lovechild inkfield


I once loved a girl, her skin it was bronze.
With the innocence of a lamb, she was gentle like a fawn.
I courted her proudly but now she is gone,
Gone as the season she’s taken.
Bob Dylan, “Ballad in Plain D”

When you see through love’s illusions, there lies the danger
And your perfect lover just looks like a perfect fool
So you go running off in search of a perfect stranger
While this loneliness seems to spring from your life
Like a fountain from a pool…
Jackson Browne, “Fountain of Sorrow”

It was a time I won’t forget
For the sorrow and regret
And the shape of a heart
And the shape of a heart
Jackson Browne, “In The Shape of a Heart”

The dance was good. Now let it end.
Roger Zelazny, “A Rose for Ecclesiastes”

I did love a girl. Her skin it was bronze, especially when she sunned. On June 14, 1971, I fell for her hard. In January of 1979 I left her. In August of that year we went to Colorado together for a week, but things were not the same between us and would never be so again. In midsummer 1990 she called me and asked me to come see her, and I did, and it provided some closure for me, and I hope for her. In March of 1993 I did a marathon in the city where she lived (and lives), staying as a guest in her house while she stayed with her husband-to-be. I haven’t seen her since. We used to call each other on our birthdays, but we haven’t done so this century.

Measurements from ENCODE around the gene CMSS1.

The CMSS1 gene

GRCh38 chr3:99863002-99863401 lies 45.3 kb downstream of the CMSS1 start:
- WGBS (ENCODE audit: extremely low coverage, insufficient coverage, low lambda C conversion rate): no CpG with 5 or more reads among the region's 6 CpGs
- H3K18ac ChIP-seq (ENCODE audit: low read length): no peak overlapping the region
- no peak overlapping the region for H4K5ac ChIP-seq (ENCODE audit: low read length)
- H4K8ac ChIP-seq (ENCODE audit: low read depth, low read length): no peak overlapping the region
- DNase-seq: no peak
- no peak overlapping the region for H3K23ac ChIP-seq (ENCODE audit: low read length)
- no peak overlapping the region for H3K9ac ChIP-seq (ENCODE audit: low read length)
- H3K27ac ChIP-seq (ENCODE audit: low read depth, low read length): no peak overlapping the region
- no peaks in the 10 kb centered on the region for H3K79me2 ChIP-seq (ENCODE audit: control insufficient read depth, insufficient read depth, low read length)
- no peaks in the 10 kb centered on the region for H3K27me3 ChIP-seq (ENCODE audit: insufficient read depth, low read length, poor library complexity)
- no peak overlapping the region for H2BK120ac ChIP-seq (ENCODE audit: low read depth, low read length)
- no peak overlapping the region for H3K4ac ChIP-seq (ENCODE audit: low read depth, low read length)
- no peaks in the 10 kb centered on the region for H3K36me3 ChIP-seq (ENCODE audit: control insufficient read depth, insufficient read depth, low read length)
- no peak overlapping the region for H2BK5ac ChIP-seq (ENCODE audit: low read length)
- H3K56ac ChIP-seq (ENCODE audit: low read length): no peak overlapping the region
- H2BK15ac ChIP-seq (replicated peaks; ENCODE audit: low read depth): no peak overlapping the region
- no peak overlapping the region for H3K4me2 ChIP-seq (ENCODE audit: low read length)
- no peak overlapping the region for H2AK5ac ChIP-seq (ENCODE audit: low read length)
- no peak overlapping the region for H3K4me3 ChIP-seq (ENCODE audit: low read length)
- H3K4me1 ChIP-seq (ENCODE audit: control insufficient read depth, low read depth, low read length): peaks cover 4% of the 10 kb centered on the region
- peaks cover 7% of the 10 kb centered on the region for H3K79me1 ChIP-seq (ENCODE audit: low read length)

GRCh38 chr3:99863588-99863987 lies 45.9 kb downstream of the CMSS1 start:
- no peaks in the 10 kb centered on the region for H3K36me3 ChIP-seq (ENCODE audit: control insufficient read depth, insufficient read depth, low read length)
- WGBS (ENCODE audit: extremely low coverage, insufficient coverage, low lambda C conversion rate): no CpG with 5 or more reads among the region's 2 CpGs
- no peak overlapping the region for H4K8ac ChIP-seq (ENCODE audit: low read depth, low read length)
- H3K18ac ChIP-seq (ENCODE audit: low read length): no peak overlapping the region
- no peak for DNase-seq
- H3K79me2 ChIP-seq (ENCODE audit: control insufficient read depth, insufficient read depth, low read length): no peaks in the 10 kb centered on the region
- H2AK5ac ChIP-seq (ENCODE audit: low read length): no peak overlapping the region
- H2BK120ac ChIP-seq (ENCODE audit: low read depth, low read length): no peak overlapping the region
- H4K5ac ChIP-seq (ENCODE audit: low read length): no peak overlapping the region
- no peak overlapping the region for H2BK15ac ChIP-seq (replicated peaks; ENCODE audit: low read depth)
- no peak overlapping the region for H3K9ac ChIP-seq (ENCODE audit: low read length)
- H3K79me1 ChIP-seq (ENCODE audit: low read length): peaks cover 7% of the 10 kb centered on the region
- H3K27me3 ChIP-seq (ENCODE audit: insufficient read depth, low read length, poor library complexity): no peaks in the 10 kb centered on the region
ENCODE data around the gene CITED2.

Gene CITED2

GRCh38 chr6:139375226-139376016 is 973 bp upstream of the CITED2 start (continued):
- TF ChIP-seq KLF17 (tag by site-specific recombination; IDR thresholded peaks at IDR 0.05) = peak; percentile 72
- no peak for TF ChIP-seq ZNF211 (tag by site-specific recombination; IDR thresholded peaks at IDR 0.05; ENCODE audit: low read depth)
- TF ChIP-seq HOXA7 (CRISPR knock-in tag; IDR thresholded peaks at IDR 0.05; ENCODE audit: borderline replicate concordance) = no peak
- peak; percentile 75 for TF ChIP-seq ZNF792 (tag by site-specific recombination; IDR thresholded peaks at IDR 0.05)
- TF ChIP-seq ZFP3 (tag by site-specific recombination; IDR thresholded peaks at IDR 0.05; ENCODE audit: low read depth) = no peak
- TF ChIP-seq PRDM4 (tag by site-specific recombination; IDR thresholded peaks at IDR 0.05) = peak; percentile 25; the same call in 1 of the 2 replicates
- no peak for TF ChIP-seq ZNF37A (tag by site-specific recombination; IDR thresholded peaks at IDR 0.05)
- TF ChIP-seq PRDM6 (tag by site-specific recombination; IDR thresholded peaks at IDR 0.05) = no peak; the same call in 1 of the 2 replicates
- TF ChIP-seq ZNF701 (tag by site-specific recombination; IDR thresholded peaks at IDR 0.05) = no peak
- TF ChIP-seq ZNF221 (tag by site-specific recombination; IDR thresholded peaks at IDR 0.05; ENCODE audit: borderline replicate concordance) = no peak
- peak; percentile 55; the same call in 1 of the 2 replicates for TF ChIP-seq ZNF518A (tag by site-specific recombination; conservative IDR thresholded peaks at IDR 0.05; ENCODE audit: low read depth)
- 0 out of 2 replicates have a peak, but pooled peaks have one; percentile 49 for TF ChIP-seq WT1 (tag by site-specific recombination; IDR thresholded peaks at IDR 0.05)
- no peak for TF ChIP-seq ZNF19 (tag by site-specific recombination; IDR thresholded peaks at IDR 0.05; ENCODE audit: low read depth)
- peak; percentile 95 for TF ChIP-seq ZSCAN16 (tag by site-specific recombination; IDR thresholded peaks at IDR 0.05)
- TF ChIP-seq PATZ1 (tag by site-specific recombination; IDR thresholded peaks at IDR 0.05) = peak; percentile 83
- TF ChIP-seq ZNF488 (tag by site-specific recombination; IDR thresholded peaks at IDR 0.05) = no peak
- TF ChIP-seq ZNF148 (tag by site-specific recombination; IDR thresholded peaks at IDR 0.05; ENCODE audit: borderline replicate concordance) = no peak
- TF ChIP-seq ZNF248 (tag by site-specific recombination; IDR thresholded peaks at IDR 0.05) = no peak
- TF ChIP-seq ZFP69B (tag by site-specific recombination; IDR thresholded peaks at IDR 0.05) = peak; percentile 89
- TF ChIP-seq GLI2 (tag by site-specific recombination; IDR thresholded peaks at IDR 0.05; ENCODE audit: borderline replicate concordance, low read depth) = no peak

There’s a lot left out of the above paragraph, just as there’s a lot of detail lost in the page I scanned and selectively deresolutioned. Restored, it reveals a portrait of her very young self and a double acrostic poem based on her name. She deserves her privacy, and I need a shorter leash on my spilling-my-guts tendency. But this blog, which will be the chief trace of myself left over after my death, is intended to be holographic, and I could not leave her out of it.


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